Congressman Bart Stupak, the Michigan Democrat who had resisted backing the health-care reform legislation because he argued that was not specific enough in limiting federal funding for abortions, announced Sunday afternoon that he will vote for the bill.
Stupak’s move assured that Democrats have more than the needed 216 votes to win House approval for the landmark legislation.
“We’ve been able to come up with an agreement to respect the sanctity of life on health care reform,” Stupak said at an afternoon press conference, where he was joined by several Democrats who until Sunday had refused to back the bill.
The key congressman’s decision to vote “yes” came after President Obama issued an executive order affirming that existing ban on the spending of federal funds to cover the costs of abortions would be maintained. (Under the more than three-decades old Hyde amendment, federal money cannot pay for abortions.)
The National Organization for Women objected that the president had broken faith with American women — offering a reminder that the legislation falls far short of what progressives who backed Obama’s election had hoped for.
But the moves assure that Obama and the Democrats will pass a health-care bill.
Stupak told a Sunday afternoon press conference that the the deal that led to the executive order would win “eight of nine” additional Democratic votes for the health-care reform bill.
Confirming the the fight was done — except for the voting — Stupak said of the forces backing the legislation: “We’re well past 216.”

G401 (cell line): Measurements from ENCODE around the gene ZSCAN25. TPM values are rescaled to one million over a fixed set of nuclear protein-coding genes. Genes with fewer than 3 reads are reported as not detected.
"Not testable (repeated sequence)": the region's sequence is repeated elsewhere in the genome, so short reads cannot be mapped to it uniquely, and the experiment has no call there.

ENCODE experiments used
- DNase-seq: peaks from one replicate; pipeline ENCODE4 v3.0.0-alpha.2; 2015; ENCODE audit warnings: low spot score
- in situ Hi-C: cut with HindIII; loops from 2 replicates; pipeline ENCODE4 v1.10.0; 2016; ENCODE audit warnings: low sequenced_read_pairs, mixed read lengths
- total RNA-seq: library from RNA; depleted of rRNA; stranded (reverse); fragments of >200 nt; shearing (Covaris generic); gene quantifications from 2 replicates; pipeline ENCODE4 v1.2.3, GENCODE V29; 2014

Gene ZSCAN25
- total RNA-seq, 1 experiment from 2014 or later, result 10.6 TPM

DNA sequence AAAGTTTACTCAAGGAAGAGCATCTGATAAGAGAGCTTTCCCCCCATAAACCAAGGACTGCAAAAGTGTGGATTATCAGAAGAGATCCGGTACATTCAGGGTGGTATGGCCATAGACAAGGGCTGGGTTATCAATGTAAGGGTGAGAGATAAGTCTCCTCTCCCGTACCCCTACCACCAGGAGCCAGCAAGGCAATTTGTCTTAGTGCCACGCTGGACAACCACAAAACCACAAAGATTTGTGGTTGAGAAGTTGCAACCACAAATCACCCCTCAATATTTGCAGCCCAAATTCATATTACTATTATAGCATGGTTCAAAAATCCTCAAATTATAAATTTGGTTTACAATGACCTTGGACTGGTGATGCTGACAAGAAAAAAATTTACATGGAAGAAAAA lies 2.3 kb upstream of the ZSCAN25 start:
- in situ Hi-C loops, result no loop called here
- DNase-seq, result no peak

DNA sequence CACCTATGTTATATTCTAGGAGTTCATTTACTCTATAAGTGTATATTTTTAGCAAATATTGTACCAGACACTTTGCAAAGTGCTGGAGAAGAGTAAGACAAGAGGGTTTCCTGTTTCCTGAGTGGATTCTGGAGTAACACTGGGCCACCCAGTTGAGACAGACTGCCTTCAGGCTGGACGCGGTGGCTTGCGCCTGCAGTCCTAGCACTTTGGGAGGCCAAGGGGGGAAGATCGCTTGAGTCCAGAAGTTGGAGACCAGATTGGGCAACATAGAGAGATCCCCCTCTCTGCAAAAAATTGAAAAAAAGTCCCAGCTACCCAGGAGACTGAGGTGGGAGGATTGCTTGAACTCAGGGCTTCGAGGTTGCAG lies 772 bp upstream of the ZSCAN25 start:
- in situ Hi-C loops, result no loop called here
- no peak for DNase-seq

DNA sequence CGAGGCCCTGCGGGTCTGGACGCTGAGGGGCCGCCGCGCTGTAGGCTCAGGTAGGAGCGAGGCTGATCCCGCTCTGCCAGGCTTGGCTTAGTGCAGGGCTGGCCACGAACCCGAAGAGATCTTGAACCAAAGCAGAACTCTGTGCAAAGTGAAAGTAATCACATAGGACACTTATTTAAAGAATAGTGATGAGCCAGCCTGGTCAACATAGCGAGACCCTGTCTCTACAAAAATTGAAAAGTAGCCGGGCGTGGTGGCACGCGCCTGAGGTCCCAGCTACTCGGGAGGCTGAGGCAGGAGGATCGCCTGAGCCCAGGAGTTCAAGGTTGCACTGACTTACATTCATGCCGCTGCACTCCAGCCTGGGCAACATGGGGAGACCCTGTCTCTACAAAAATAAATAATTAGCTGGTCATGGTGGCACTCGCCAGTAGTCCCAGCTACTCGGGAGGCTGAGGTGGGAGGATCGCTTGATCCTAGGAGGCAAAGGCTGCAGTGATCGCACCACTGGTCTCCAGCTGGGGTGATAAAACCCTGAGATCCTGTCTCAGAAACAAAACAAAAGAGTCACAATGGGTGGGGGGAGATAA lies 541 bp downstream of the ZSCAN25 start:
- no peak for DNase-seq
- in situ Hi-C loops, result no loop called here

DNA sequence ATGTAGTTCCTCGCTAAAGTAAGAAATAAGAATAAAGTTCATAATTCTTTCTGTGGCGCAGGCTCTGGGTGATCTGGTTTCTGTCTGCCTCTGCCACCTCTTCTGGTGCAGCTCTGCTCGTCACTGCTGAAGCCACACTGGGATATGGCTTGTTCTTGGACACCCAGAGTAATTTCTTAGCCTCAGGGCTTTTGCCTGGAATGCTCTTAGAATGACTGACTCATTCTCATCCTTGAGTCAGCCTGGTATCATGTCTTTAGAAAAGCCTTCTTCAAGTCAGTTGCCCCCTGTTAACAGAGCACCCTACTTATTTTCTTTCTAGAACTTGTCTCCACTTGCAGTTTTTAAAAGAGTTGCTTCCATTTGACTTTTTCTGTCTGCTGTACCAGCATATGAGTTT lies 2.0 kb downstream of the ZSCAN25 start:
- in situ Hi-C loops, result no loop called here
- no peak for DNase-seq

Stupak’s announcement, which was made amid a flurry of endorsements of the legislation, came as the House debate over final passage of bill opened with a measure of chaos Sunday. An anti-reform heckler was removed from the chamber’s gallery and Democratic leaders chided Republican colleagues for egging on disruptive protesters.
Congressman Barney Frank, D-Massachusetts, shouted at Congressman Roy Blunt, the Missouri Republican and former House Majority Leader who remains a key leader of his party’s forces, to get GOP members to stop acting out. “That’s why you get this kind of virulence and hatred,” declared Frank.
It was a raucous but not particularly unsettling start to what could be a long afternoon — and evening — of debating and voting.
Where do things stand?
It was always unlikely — extremely unlikely if you know anything about the woman’s political instincts — that House Speaker Nancy Pelosi, D-California, would have decided to go ahead with Sunday’s session if she did not have the 216 votes needed to pass the legislation.
And evidence that things are going Pelosi’s way came Sunday with Stupak’s announcement.
The Michigan congressman’s move followed an announcement by Congresswoman Marcy Kaptur, an Ohio Democrat who had been a holdout, that she would vote for the bill.
No ally of Pelosi, Kaptur had tweaked the leadership on the issue of abortion rights, pressing the speaker and her team to allow a vote on specific restrictions against federal funding of reproductive-health services.
Speaking to a local television station in Toledo, Kaptur confirmed she would back the legislation that she said “addresses a serious problem before the country today.”
Kaptur said she received promises Saturday that abortion foes in the House Democratic Caucus would with President Obama to ensure “that existing law is maintained.”